Commenced in January 2007
Frequency: Monthly
Edition: International
Paper Count: 237

Search results for: pubertal timing

237 Objectifying Media and Preadolescents' Media Internalization: A Developmental Perspective

Authors: Ann Rousseau, Steven Eggermont

Abstract:

The current study sought to explain pre-adolescents’ differential susceptibility to the internalization of mediated appearance ideals, using a three-wave panel survey of preadolescent girls and boys (N = 973, Mage = 11.14). Based on the premises of objectification theory and sexual script theory, we proposed a double role for pubertal timing and cross-sex interactions in preadolescents’ media internalization. More specifically, we expected pubertal timing and cross-sex interactions to (a) trigger higher levels of media internalization, directly and indirectly via body surveillance, and (b) positively moderate the relationship between objectifying media exposure and girls’ and boys’ media internalization. A first cross-lagged model tested whether the pubertal timing and cross-sex interactions could trigger preadolescents media internalization and body surveillance. Structural equation analysis indicated that pubertal timing (Wave1) positively predicted body surveillance and media internalization (both Wave3). Cross-sex involvement (Wave1) was positively linked to media internalization (Wave2), but body surveillance (Wave2) was not associated with cross-sex interactions. Results also showed a reciprocal interaction between media internalization (Wave 2 and 3) and body surveillance (Wave2 and 3). Multiple group analysis showed that the observed relationships did not vary by gender. A second moderated moderation model examined whether (a) the relationship between objectifying media exposure (television and magazines, both Wave1) and media internalization (Wave3) depended on pubertal timing (Wave1), and (b) the two-way interaction between objectifying media exposure (Wave1) and pubertal timing (Wave1) varied depending on cross-sex interactions (Wave1). Results revealed that cross-sex interactions functioned as a buffer against media internalization. For preadolescents who had fewer cross-sex interactions, early puberty (relative to peers) positively moderated the relationship between magazine exposure and the internalization of mediated appearance ideals. No significant relationships were found for television. Again, no gender difference could be observed. The present study suggests a double role for pubertal timing and cross-sex interactions in preadolescents media internalization, and indicate that early developers with few cross-sex experiences are particularly vulnerable for media internalization. Additionally, the current findings suggest that there is relative gender equity in magazines’ ability to cultivate media internalization among preadolescents.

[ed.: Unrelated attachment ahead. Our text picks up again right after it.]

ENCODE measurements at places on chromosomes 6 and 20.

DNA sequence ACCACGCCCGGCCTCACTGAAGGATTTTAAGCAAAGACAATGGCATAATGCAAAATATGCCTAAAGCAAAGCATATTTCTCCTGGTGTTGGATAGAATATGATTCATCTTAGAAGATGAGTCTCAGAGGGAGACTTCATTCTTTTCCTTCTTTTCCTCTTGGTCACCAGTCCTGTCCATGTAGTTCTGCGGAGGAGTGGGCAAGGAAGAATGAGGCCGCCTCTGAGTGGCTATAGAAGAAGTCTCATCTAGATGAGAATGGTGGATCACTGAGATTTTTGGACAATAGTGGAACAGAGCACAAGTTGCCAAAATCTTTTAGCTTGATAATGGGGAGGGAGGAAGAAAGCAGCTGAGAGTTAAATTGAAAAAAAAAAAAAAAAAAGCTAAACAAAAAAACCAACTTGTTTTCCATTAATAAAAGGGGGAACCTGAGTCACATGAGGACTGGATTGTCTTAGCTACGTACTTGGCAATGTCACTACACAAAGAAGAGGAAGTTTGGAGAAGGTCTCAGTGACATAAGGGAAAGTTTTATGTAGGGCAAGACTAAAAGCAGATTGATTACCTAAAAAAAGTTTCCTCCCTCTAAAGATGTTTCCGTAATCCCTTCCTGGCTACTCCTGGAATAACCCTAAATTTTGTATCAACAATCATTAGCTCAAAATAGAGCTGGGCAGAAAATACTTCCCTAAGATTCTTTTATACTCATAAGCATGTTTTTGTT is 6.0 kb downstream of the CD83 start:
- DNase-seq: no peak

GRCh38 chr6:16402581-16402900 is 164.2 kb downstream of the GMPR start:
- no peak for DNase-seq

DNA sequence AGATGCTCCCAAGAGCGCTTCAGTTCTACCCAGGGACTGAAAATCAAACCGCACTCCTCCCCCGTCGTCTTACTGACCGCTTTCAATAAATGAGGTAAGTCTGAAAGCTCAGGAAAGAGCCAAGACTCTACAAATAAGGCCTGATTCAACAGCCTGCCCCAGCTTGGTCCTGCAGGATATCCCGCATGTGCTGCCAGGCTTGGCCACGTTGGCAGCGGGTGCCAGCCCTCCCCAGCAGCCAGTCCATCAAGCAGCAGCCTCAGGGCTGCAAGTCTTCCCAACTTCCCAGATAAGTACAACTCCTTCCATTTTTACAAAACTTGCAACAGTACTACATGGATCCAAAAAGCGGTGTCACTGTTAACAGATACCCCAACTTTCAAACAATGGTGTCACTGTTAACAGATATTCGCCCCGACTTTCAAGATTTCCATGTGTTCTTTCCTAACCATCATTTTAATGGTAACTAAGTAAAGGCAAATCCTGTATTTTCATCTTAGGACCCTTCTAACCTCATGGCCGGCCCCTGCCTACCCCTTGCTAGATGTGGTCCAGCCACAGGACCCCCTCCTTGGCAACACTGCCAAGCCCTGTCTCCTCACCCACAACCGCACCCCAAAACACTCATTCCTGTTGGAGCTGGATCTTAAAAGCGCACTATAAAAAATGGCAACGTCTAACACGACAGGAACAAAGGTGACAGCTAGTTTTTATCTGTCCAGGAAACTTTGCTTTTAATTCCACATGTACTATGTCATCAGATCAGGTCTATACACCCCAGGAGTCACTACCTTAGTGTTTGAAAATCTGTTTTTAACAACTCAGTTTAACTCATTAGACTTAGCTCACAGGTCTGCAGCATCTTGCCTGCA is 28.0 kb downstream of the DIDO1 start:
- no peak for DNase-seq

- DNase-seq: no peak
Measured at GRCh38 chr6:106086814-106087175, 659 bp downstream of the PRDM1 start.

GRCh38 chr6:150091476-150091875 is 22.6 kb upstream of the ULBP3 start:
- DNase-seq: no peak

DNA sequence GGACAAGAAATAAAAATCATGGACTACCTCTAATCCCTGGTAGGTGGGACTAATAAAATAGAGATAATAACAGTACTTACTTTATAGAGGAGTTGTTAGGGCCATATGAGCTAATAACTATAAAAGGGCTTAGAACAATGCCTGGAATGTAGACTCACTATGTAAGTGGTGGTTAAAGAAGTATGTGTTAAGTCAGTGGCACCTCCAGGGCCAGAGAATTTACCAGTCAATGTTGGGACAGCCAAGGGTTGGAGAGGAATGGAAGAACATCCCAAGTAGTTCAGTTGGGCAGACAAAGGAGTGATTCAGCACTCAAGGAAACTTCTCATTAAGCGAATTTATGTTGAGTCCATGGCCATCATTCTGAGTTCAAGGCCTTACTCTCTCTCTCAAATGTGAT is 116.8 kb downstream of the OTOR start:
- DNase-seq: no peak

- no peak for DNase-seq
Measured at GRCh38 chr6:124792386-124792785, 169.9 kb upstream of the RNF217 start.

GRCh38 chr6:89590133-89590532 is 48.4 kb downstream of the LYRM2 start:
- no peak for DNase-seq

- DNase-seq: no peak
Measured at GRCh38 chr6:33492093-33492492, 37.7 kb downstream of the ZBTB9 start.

Keywords: cross-sex interactions, media effects, objectification theory, pubertal timing

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236 Pubertal Development among 10-Year-Olds: The Role of Parent's Attachment Style

Authors: Hanit Ohana, Anat Scher

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For decades, attachment research examined how mothers’ attachment styles shape parenting and specific aspects of child development. Only limited research addressed pubertal development from the perspective of attachment relationships. The current study focused on pubertal development at 10 years of age, as defined by Tanner (PDS), and examined the associations with both mothers’ and fathers’ attachment styles (ECR-S). Sixty-nine parents and their children from a medium SES participated in the study. It was found that whereas mothers’ attachment was not related to the child’s puberty development, fathers’ attachment was associated with their daughter’s pubertal development. Specifically, in girls, but not boys, advanced pubertal development was positively correlated with fathers’ avoidance (r = .37, p = 0.05), and negatively correlated with anxiety scores (r = -.36, p = 0.05). This result raises the possibility that for girls, a relationship with fathers may serve as a psychological stressor, and in turn, induce concerns regarding resources and availability of interpersonal support. Such processes may contribute to different reproductive timing and strategies, including delayed and accelerated pubertal development. As more data are collected, we will be able to address with more power the role of parent’s attachment in shaping the pubertal development of their young adolescents. Expanding the understanding of aspects of pubertal development –an important milestone of human development- and the possible linkages with parental attachment is important for researchers and clinicians.

Keywords: attachment style, children, gender, parents, puberty

Procedia PDF Downloads 58